Experience: Brian Schatz attended Punahou School in Honolulu, the same school as President Obama. He served in the Hawaii State House of Representatives from 1998 to 2006 and as head of the Democratic Party of Hawaii from 2008 through 2010. Most recently, he was the Lieutenant Governor of the state from 2010 to 2012, when he was appointed by Governor Abercrombie to fill the remainder of Sen. Daniel Inouye’s term following the Senator’s passing. The appointment came as a surprise to many who had expected Abercrombie to honor the late Senator’s deathbed request to appoint Rep. Colleen Hanabusa as his replacement. The Senator was an early supporter of President Obama and led an effort to draft him into the presidential election of 2008.

Importance: Senator Schatz has been a supporter of clean, sustainable energy and has stated that climate change is one of the most pressing challenges facing policy makers. He also comes from a state that imports 94 percent of it energy and has the highest energy prices in the United States. Hawaii is the most petroleum dependent state in the United States as well importing close to $4 billion in oil per year, much of which is used for electricity generation. To address this challenge the State’s energy plan aims for an agricultural biofuels industry that, by 2025, can provide 350 million gallons of biofuels. Hawaii is one of eight States with installed geothermal capacity; in 2011, 25 percent of its renewable net electricity generation came from geothermal energy. With positions on both the Energy and Natural Resources Committee and the Commerce Committee he is in a unique position to speak for constituents facing high energy costs and could be a very interesting member with regards to LNG and climate change.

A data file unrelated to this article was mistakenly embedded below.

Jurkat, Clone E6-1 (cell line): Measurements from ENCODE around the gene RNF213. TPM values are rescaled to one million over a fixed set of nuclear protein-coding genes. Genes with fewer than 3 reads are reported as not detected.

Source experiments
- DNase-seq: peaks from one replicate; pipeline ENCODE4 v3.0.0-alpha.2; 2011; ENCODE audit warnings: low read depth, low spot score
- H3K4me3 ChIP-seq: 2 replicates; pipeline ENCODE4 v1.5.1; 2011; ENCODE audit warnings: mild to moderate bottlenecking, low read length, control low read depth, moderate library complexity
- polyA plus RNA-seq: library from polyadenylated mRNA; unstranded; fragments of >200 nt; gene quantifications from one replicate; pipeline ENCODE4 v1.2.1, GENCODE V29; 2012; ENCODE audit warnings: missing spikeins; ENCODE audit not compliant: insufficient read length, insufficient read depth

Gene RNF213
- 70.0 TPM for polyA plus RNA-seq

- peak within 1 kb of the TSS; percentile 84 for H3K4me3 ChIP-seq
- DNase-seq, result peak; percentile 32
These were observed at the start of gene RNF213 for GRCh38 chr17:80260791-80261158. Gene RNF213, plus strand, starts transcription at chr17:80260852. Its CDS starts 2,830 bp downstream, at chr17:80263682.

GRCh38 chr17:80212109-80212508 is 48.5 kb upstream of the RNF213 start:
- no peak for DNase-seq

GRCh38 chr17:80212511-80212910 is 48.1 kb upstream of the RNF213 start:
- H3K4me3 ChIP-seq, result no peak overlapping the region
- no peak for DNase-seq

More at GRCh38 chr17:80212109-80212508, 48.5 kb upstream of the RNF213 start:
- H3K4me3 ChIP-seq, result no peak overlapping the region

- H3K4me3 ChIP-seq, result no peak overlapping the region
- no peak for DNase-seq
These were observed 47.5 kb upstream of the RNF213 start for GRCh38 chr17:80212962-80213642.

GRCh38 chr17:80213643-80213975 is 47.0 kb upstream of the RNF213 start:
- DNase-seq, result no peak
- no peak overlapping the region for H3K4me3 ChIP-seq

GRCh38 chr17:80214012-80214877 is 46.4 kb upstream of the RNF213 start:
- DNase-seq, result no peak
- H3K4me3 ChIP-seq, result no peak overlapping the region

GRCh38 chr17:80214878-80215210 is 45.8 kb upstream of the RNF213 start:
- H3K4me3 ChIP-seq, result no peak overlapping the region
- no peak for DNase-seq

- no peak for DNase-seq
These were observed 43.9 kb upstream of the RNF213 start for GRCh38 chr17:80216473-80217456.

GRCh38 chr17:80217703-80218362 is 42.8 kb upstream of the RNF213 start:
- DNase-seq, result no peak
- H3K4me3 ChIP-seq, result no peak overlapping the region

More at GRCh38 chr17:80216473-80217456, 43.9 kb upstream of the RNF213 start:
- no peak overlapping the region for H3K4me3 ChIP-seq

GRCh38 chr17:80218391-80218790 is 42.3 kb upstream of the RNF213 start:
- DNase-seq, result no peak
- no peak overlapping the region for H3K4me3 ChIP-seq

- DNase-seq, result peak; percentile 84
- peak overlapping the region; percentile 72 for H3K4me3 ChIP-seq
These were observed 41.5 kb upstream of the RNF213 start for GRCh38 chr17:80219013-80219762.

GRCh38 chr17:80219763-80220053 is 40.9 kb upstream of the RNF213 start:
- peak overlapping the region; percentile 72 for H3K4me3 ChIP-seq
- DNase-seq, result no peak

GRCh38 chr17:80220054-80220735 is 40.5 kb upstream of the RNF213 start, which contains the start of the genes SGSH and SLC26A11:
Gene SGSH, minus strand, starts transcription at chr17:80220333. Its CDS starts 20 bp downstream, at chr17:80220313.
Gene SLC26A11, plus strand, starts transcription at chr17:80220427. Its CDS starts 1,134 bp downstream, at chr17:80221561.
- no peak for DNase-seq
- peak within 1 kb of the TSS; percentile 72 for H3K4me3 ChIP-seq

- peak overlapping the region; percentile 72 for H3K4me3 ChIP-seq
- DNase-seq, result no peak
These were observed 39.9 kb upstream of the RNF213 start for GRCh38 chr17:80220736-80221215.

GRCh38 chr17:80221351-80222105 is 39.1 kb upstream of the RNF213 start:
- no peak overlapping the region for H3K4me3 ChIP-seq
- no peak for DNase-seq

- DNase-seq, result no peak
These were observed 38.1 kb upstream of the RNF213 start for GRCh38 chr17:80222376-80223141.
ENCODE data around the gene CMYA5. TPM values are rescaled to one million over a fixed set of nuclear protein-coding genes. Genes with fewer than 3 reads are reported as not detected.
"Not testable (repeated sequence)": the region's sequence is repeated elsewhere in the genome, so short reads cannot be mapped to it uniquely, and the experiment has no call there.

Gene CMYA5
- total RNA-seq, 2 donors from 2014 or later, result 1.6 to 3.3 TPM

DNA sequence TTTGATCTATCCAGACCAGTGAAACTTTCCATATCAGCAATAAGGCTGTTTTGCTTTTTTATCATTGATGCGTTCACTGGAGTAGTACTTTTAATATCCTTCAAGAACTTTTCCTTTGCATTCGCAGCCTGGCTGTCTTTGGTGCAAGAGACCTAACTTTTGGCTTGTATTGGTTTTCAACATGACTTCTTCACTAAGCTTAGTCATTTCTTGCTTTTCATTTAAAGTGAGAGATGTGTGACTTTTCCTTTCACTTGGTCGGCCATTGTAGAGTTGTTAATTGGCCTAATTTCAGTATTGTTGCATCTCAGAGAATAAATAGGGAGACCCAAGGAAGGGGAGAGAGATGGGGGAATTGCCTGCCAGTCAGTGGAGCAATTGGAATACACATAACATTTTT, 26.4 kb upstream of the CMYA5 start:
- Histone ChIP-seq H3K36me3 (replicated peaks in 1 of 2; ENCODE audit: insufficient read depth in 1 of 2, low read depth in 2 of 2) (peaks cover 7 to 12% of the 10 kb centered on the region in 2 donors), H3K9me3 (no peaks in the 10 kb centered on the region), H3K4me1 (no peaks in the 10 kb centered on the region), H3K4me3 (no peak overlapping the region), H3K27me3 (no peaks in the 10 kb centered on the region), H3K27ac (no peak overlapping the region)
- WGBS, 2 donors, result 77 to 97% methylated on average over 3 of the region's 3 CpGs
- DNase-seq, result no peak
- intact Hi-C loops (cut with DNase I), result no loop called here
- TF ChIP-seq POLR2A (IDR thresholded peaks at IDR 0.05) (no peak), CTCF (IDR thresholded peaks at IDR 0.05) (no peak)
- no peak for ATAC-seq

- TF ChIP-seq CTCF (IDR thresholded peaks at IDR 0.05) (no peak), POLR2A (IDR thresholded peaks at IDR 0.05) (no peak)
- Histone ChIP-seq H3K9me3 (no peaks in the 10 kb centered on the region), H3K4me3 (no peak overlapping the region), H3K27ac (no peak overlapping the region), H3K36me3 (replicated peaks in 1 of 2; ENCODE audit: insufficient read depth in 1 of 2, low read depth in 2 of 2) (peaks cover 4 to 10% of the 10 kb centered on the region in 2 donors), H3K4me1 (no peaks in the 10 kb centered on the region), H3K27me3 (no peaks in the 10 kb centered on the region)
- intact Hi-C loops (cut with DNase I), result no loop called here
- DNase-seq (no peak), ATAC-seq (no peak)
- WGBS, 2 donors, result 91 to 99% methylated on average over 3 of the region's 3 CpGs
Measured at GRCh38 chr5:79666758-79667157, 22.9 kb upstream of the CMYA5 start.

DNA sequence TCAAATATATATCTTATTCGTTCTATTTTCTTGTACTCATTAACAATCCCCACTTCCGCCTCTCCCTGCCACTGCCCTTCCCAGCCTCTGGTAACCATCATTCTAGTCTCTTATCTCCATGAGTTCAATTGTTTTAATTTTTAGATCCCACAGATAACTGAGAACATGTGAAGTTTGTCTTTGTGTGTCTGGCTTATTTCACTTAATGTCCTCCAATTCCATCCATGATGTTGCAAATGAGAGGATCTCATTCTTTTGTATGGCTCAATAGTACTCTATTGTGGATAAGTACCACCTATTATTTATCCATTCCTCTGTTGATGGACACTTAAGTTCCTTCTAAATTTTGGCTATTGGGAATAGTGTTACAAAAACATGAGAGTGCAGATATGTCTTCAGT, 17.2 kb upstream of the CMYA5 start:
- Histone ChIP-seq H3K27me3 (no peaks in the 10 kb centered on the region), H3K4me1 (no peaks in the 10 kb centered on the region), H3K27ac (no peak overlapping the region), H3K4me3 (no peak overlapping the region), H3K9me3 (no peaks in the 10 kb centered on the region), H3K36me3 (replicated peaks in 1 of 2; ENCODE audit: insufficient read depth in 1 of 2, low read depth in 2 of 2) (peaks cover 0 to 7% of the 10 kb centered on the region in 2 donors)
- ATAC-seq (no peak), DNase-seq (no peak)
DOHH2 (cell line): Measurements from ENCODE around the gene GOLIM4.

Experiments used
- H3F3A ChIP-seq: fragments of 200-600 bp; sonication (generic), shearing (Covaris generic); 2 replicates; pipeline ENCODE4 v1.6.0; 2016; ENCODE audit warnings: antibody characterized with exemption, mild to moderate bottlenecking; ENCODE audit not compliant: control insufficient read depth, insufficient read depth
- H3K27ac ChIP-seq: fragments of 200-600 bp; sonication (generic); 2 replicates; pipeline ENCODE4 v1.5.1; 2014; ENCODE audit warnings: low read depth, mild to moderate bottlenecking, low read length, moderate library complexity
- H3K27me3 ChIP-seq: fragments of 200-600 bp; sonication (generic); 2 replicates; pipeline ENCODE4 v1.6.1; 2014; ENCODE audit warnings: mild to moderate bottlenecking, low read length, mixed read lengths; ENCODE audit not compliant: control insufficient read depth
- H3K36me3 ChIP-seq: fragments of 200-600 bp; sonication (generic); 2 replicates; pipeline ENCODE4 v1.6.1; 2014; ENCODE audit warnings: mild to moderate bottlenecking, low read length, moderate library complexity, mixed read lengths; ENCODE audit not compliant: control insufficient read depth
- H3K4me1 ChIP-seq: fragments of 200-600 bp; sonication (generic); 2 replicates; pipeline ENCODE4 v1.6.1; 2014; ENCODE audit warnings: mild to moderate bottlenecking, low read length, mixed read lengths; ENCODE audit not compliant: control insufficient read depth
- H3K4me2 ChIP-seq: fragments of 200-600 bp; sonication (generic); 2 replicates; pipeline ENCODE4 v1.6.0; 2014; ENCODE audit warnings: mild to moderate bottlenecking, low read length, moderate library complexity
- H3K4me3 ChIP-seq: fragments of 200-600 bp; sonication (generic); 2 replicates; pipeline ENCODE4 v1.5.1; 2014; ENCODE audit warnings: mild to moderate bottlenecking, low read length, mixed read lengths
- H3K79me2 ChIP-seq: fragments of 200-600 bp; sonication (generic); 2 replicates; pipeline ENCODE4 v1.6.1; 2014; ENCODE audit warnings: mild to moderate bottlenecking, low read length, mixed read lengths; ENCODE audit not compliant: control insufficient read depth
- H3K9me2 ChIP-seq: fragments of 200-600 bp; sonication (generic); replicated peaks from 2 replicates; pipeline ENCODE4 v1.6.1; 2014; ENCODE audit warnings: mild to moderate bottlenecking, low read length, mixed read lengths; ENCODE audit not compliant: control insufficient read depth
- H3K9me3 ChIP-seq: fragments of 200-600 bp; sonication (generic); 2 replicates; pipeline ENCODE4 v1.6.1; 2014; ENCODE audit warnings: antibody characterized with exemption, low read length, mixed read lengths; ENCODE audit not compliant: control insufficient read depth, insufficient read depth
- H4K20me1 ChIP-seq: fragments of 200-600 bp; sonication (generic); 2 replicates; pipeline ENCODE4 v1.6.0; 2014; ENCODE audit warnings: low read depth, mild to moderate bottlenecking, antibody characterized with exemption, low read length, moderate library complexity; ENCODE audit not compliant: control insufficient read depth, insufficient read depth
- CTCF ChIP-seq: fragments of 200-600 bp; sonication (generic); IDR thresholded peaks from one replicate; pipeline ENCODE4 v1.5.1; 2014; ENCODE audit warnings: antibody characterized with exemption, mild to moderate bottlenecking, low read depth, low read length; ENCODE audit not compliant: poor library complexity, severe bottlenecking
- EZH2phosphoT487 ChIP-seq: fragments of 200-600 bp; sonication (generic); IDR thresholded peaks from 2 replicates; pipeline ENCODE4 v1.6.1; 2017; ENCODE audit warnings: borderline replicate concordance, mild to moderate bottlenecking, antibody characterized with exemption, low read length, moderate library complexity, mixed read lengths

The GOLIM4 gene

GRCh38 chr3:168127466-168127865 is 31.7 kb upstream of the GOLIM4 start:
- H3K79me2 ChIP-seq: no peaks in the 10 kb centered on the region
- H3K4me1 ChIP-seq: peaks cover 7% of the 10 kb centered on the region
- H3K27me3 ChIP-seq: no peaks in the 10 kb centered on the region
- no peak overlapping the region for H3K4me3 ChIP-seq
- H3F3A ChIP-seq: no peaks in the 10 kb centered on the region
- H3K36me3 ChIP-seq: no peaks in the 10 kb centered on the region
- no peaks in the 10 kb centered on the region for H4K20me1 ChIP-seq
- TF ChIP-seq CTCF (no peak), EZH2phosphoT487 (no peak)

If you have any questions, please give me a call anytime. Previous updates and Member profiles can be reviewed at: http://www.mzehrhbw.wordpress.com. Hope you have a great Monday!

Thanks,

Michael Zehr
HBW Resources
1666 K Street, NW, Suite 500
Washington, DC 20006
Direct: 202-429-6081
Cell: 202-277-3927
Twitter: @mzehrhbw